Being a Dance/Movement Therapy Intern: Leading My Own Group

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I have already written two blog posts about my internship at Anixter Center, working with adults with developmental disabilities, but I am about to venture into writing another.  Please bear with me.  As a second year student in the dance/movement therapy & counseling program my internship is a huge part of my life.  Not only is my internship a major time commitment (twenty-four hours a week, not including in-class supervision), but it is also a major part of my growing process as an emerging dance/movement therapist.

At my internship I often co-lead groups because my on-site supervisor is a registered dance/movement therapist (I also co-lead with a music therapist and an art therapist).  I also cover groups when she is unavailable.  However, the past two months I have begun to lead my own group called Performance as Therapy held every Friday morning.

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As the intern, I was able to create and formulate what I wanted my own therapy group to be.  Groups at my internship run for fifteen weeks, and each year there are three sets of groups, or trimesters.  Since I am gearing up to do my thesis soon (another topic I will be revisiting) I wanted to incorporate the idea of performance within the group.  And thus, Performance as Therapy on Friday mornings was born.

When I envisioned the format of my group, I imagined that the group members would work together in setting choreography that would be performed for peers and Anixter Center staff members.  I was wrong.

Instead, one of my clients had actually choreographed a dance (to Beyonce, no less) before the group had started and wanted to perform it for the group.  PERFECT, I thought.  So, I invited him to perform his dance and from there it set off a series of mini dance performances, many of which were actually improvisations.  Regardless, they are performances in which each client is being witnessed and seen by their peers.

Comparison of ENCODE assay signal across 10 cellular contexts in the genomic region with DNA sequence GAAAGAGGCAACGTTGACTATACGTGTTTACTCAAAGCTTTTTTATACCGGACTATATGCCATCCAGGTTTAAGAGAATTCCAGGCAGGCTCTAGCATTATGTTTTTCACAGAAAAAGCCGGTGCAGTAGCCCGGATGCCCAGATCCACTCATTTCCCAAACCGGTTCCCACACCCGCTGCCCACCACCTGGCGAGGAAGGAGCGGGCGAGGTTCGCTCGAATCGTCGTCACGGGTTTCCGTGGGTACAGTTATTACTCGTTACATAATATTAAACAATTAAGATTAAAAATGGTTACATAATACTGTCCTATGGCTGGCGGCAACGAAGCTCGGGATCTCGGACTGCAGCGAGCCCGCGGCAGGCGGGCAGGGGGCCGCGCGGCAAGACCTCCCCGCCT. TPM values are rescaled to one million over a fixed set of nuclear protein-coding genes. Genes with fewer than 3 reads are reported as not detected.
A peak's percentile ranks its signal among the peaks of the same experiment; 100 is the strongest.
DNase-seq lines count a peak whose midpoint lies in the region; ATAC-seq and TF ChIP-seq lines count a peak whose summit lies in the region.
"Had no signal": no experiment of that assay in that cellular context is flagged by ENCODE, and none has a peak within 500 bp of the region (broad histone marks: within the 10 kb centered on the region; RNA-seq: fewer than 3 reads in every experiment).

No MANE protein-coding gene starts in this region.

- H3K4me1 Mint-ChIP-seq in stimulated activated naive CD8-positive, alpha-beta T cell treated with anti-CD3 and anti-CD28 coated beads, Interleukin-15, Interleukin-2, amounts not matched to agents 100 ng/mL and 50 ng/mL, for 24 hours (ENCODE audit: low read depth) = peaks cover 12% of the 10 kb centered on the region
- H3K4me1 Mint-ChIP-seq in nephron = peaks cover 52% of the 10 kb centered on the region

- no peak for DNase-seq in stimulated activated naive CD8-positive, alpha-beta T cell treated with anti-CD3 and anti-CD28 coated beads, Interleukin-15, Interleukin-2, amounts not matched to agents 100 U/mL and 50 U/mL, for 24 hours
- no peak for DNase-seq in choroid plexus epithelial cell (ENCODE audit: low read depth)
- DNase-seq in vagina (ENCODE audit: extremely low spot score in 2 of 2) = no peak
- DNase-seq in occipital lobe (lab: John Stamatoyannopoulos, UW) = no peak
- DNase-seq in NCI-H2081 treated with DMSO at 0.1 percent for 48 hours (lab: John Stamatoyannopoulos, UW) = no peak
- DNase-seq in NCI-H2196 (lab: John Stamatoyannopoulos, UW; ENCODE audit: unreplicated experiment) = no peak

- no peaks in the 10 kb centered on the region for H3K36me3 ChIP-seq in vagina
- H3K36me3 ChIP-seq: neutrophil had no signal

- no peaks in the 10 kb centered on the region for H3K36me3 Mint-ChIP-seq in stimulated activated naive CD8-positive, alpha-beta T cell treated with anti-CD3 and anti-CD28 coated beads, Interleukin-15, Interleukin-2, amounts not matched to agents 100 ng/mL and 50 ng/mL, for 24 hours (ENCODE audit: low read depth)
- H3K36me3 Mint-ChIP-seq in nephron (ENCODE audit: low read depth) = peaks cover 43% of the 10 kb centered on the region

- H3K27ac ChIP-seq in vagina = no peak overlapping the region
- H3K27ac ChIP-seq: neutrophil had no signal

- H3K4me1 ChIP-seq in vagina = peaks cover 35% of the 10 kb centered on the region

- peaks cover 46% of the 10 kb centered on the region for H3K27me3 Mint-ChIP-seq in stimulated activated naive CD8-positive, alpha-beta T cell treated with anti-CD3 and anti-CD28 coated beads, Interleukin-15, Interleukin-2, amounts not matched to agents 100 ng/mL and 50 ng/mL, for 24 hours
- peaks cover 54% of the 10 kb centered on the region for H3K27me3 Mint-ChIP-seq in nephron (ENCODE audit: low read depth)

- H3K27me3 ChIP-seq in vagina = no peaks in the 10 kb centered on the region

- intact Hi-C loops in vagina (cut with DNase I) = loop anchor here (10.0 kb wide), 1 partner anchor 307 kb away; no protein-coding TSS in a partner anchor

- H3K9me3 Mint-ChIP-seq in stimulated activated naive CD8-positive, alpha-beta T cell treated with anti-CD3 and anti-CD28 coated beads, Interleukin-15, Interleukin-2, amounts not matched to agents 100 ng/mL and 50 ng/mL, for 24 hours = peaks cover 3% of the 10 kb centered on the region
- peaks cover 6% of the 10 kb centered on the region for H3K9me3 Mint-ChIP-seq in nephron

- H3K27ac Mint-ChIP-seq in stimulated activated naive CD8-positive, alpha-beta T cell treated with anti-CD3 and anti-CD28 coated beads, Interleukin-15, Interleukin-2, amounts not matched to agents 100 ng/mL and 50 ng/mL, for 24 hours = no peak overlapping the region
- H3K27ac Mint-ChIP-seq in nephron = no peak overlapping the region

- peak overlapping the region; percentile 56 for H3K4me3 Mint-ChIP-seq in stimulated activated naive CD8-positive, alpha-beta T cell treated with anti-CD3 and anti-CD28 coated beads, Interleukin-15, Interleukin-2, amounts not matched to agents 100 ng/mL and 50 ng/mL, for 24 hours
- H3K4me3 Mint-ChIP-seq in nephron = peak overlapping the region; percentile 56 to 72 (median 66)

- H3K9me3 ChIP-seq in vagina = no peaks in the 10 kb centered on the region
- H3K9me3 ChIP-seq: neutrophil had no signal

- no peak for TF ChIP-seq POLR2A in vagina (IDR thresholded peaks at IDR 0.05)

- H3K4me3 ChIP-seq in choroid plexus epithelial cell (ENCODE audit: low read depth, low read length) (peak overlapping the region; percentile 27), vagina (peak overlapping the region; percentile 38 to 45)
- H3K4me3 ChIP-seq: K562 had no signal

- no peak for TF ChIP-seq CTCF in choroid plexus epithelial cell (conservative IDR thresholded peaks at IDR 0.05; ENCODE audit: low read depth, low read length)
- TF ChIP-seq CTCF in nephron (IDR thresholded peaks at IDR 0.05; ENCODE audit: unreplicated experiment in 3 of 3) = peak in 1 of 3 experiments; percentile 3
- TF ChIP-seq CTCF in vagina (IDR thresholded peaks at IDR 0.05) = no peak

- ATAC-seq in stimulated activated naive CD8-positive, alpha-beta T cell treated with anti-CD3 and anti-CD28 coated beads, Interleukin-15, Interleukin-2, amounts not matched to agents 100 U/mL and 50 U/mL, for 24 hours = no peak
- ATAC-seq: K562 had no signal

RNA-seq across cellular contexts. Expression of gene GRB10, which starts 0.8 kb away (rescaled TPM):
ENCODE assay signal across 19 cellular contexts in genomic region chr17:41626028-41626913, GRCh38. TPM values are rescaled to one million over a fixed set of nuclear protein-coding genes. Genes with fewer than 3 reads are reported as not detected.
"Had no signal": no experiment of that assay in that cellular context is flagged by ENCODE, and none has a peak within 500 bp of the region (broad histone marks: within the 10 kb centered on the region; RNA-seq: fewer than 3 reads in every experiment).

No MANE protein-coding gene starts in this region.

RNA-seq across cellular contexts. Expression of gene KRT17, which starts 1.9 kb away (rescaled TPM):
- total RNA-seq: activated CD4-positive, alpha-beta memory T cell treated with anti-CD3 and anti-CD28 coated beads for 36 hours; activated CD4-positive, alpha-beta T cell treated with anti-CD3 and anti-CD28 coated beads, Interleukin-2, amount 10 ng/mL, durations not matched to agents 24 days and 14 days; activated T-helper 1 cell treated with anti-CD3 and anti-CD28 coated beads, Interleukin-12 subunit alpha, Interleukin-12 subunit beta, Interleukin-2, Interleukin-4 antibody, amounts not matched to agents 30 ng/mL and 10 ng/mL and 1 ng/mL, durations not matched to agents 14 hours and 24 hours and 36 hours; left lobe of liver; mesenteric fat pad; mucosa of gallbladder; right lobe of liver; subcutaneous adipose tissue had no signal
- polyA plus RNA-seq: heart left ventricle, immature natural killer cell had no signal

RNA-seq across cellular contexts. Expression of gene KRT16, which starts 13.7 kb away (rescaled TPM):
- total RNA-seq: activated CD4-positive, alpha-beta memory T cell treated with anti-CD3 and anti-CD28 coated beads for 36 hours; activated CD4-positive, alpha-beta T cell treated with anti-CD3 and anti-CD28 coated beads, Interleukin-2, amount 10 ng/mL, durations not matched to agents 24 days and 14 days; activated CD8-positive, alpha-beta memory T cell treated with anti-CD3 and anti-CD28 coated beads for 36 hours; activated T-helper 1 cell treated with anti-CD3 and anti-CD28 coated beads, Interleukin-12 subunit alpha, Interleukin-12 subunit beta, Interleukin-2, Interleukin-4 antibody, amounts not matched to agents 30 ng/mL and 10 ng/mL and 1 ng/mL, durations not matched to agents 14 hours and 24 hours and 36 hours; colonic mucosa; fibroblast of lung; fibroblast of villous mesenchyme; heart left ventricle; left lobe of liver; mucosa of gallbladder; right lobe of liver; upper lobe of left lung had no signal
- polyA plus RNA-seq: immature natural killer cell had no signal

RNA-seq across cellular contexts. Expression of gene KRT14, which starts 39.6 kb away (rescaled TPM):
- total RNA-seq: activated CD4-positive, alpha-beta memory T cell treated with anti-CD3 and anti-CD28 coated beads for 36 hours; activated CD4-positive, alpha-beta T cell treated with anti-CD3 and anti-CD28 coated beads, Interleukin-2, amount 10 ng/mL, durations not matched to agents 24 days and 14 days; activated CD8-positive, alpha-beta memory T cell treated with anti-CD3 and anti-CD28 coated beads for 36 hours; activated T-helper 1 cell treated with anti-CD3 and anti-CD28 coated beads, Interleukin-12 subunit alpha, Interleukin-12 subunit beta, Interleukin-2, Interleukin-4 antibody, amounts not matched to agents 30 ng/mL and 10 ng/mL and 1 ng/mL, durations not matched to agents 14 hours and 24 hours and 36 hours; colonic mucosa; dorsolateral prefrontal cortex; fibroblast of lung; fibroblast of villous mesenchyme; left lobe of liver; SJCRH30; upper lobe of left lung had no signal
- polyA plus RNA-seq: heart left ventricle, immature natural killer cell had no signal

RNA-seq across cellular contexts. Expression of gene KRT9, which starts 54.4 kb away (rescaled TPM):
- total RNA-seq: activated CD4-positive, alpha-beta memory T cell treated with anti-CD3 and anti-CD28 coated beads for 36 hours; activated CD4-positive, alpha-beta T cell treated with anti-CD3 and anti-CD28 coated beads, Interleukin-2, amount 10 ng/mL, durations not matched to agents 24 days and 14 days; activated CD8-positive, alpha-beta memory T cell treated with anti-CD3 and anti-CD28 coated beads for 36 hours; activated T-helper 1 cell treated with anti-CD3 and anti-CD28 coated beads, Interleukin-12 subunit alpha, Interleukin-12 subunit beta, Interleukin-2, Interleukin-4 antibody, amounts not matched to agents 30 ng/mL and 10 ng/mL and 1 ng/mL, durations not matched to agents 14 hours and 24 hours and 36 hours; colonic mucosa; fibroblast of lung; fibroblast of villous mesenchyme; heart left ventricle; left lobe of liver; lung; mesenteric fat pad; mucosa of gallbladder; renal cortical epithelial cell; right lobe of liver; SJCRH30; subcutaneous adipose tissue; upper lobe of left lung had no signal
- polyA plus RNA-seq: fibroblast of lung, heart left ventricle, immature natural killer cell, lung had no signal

While a client performs, other clients dance in their chairs or along the “stage.”  Sometimes the performer even invites other group members to join in the performance creating duets or trios.  My clients are fully engaged in a creative process and each other, which are the two main goals of the group.

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It’s really quite beautiful.  I always catch glimpses of honest self-expression and connection between two people, even in the simplest hand touch.

So, although my group didn’t turn out how I had anticipated, the structure of the group is working out well.  The best part about it is that the clients chose this structure, and the group is still very much directed by them.  Whoever wants to perform, performs.  Who ever wants to dance, dances.  And that’s the point.